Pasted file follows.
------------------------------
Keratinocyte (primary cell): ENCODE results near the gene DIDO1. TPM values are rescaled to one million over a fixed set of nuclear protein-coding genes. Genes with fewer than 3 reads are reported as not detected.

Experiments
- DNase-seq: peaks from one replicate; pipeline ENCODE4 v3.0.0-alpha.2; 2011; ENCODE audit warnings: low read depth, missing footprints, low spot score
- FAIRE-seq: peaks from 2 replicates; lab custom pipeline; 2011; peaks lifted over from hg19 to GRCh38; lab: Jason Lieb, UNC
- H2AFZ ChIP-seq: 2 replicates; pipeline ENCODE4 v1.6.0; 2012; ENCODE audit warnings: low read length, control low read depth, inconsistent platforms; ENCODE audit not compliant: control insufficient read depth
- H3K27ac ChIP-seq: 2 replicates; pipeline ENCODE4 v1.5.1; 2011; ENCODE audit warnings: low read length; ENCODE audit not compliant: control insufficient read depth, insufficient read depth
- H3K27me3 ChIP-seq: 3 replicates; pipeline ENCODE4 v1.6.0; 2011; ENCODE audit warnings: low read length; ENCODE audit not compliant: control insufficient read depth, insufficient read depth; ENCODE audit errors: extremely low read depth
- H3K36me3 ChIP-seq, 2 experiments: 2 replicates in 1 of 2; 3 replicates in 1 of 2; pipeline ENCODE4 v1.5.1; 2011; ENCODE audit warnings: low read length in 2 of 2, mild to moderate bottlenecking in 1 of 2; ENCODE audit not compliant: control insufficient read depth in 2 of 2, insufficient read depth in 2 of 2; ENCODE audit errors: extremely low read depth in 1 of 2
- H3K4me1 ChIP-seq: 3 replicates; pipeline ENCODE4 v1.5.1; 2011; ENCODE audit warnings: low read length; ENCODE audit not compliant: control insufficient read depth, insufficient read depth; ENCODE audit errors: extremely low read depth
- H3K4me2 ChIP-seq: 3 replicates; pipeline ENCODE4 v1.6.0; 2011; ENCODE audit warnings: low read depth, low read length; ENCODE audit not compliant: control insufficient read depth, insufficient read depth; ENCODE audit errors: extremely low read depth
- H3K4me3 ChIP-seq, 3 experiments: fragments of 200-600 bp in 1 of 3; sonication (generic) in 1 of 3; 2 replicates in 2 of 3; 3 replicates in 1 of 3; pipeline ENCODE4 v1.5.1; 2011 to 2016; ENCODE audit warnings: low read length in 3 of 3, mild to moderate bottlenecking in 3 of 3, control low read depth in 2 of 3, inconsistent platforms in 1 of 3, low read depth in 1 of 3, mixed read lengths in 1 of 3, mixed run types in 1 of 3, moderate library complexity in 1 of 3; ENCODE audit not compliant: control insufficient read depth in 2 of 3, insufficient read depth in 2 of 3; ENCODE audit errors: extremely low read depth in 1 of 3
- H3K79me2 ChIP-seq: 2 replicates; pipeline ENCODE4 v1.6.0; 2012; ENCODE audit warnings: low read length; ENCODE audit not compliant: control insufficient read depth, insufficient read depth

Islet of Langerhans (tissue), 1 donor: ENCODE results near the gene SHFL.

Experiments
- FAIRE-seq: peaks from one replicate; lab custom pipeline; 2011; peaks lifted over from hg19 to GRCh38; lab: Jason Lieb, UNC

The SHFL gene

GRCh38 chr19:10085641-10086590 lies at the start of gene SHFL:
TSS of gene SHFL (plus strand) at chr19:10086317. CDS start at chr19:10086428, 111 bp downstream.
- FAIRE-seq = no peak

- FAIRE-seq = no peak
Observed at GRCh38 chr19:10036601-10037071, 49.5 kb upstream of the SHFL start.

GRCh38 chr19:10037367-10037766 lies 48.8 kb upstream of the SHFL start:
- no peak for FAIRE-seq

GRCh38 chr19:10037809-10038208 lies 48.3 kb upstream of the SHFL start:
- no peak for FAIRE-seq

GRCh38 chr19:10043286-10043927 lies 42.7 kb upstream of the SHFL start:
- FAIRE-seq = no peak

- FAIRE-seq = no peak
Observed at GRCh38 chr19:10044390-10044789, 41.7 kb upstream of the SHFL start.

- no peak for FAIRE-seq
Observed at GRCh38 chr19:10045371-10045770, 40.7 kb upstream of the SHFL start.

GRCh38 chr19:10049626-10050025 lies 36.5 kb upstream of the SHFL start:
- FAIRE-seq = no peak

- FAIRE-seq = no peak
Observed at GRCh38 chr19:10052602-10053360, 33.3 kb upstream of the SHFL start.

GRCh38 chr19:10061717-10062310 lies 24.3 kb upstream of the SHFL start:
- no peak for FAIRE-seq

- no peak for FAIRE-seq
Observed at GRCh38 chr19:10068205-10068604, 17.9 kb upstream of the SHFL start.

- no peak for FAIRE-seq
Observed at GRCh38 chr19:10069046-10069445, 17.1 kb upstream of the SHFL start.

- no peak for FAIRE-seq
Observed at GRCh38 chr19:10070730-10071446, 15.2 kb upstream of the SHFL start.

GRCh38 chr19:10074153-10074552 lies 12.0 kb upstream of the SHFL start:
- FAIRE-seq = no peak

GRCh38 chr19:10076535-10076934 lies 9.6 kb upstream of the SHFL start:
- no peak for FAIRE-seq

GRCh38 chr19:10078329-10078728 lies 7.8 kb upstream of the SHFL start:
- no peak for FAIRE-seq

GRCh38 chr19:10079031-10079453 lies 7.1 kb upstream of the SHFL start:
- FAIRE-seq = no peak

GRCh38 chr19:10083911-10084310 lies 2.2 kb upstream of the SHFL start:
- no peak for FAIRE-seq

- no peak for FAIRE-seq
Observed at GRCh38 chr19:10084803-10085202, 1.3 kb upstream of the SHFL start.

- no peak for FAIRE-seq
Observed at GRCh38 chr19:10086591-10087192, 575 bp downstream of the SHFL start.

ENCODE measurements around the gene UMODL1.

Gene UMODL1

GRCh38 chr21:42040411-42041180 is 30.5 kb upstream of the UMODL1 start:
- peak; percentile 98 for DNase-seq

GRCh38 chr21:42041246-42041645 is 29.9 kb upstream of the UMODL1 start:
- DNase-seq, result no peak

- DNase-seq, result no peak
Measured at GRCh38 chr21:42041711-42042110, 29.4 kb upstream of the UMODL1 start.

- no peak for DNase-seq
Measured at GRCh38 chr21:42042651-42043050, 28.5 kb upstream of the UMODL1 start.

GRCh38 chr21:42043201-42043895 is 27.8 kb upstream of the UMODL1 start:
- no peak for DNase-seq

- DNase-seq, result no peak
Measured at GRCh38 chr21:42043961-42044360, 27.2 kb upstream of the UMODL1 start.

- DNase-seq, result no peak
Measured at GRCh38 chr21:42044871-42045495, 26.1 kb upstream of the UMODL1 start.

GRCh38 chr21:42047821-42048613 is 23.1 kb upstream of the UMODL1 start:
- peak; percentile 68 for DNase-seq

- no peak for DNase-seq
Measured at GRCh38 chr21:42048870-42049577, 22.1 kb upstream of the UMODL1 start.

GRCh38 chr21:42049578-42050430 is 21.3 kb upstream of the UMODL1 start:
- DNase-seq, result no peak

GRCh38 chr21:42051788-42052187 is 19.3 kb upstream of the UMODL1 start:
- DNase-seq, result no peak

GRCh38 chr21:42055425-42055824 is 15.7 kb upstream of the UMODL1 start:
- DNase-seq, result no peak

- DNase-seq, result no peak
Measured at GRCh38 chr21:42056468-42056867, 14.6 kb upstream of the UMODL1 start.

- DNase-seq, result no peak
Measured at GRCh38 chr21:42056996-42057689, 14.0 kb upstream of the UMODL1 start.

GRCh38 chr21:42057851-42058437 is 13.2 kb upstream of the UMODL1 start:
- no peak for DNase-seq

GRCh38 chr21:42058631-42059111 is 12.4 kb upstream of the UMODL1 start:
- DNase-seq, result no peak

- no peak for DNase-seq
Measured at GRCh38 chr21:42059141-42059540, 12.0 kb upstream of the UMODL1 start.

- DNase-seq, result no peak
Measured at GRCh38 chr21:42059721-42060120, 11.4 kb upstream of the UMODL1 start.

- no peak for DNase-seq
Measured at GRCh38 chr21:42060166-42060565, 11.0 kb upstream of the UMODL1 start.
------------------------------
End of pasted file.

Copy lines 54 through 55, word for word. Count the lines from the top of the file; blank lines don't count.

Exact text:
- no peak for FAIRE-seq
Observed at GRCh38 chr19:10084803-10085202, 1.3 kb upstream of the SHFL start.